Styx Isnt the Only Band Capable of a Concept Album
Just as future generations will confuse Nickelback with the likes of Staind, Candlebox, and Breaking Benjamin, today's coming-of-age music fan cannot be expected to reliably distinguish among Styx, REO Speedwagon, Journey, and other still-touring remnants of the early-'80s arena-rock scene. Especially since they all seem to perform at the same casinos.
Well, kids, here's your cheat sheet: Journey is the "Don't Stop Believin'" band with the ex-lead singer who looks like a prize-winning Afghan hound. REO Speedwagon is the "I Can't Fight This Feeling" band that, um . . . nothing noteworthy, actually. Styx are the repentant prog-rockers who gave us "Mr. Roboto," later immortalized in a hilarious Volkswagen commercial starring the nerdy brother from Arrested Development.
To be fair, Styx (in town to play the Gila River Casino) has a slightly more complex legacy than the one described above. Back in the day, the band was also one of the great practitioners of the "concept" album — that largely out-of-fashion pop-music gizmo born of the presumption that making great individual songs is not simply enough; they've gotta tell a story, too. Preferably about repressed artists rising up against their fascist robot masters.
Of course, the concept album has its own story, one populated by actors both legendary (The Who's Tommy) and legendarily pretentious (Styx's Kilroy Was Here). And here it is:
Dust Bowl Ballads (1940) — Woody Guthrie. Although the concept album is a wholly British invention, Guthrie's confessional folk songs (inspired by his experience as a refugee of Oklahoman blight) serve a common narrative and social message — one of the earliest commercial albums to do so.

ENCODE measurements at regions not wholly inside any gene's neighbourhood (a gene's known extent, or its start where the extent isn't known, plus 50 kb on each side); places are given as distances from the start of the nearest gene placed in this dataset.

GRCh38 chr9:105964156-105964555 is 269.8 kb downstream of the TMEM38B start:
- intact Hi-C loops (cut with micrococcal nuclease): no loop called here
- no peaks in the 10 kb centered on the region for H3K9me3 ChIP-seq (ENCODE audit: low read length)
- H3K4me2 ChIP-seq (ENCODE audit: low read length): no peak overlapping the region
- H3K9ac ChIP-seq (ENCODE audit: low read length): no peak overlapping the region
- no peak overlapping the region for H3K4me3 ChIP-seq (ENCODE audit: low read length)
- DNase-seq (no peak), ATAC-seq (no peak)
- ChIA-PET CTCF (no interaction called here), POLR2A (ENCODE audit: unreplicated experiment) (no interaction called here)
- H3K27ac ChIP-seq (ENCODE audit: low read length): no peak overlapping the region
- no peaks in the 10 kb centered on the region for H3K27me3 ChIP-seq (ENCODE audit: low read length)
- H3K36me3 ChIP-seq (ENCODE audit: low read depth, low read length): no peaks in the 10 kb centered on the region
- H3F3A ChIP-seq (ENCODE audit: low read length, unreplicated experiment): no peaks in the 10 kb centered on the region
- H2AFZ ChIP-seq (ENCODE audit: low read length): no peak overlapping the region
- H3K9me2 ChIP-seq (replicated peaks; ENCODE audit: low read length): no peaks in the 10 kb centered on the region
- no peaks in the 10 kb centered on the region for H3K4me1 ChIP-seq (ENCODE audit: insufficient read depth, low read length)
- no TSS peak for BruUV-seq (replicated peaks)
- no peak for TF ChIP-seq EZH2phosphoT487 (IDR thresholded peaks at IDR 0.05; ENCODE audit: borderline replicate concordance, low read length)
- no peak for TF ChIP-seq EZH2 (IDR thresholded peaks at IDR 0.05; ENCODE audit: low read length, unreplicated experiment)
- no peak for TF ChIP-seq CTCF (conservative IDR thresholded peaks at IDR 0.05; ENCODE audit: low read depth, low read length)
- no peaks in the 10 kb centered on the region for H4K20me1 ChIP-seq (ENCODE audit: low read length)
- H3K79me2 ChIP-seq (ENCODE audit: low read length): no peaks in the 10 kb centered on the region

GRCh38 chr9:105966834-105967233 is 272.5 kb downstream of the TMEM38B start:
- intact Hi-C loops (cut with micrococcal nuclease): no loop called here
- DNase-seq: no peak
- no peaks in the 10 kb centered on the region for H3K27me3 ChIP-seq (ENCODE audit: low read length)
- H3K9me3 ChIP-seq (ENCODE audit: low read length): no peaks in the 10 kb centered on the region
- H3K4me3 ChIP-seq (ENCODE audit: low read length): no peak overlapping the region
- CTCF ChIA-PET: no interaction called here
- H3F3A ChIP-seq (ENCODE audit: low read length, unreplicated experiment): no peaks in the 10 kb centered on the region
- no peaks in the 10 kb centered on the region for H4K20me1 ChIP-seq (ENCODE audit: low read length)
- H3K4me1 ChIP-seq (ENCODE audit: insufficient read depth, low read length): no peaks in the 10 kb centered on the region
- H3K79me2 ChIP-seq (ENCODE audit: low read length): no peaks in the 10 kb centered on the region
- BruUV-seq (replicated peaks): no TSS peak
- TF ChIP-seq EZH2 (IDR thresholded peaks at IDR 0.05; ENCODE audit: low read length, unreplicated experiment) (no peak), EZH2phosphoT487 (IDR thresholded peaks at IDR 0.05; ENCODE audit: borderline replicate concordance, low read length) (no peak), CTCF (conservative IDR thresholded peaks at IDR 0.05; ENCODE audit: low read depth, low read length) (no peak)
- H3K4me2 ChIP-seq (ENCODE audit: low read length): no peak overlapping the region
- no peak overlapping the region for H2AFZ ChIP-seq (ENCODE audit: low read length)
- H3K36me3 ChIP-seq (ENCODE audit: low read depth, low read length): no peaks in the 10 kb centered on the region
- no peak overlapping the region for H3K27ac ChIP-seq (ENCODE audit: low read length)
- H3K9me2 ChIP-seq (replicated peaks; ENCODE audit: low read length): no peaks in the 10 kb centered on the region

Sgt. Pepper's Lonely Hearts Club Band (1967) — The Beatles. Like Pet Sounds, the classic Beach Boys album that preceded it, this game-changing baroque masterpiece qualifies as a quasi-concept album. Initially envisioned as a cycle-of-life meditation on aging, the album ultimately plays its own rules: sonic innovation, circus mind-trips, transcendence. McCartney and Lennon would later pooh-pooh the "concept" label.
Tommy (1969) — The Who. A rock opera presented over two LPs, Pete Townshend's saga of a "deaf, dumb, and blind" pinball prodigy is remembered as the first concept album of the rock era. It was also wildly popular, emboldening The Who to continue their exploration of concept-oriented albumcraft with Quadrophenia (1973).
Dark Side of the Moon (1973) — Pink Floyd. Vigorously embraced by the progressive rock movement, the concept album achieved its artistic and commercial zenith in the '70s, manifested in this multi-platinum paean to conflict, greed, and madness. Pink Floyd would later out-concept themselves with the autobiographical The Wall (1979).
Kilroy Was Here (1983) — Styx. Though it spawned two hit singles — "Mr. Roboto" and "Don't Let It End" — the album's larger thematic depiction of a dystopian future ruled by rock-music-despising, neoconservative overlords failed to connect with audiences or critics. It also triggered a fatal split between lead singer Dennis DeYoung and prog-hating guitarist-singer Tommy Shaw (who leads the band in its current incarnation).
American Idiot (2004) — Green Day. Although exhumed by XTC with their sublime, Beatles-esque Skylarking (1986) and slavishly recycled by neo-prog acts like Mars Volta, the concept album essentially went into mainstream hibernation until Green Day released this chart-topping concept-opera about a wayward teen dubbed "Jesus of Suburbia." A Rolling Stone readers poll later named it the best album of the decade.
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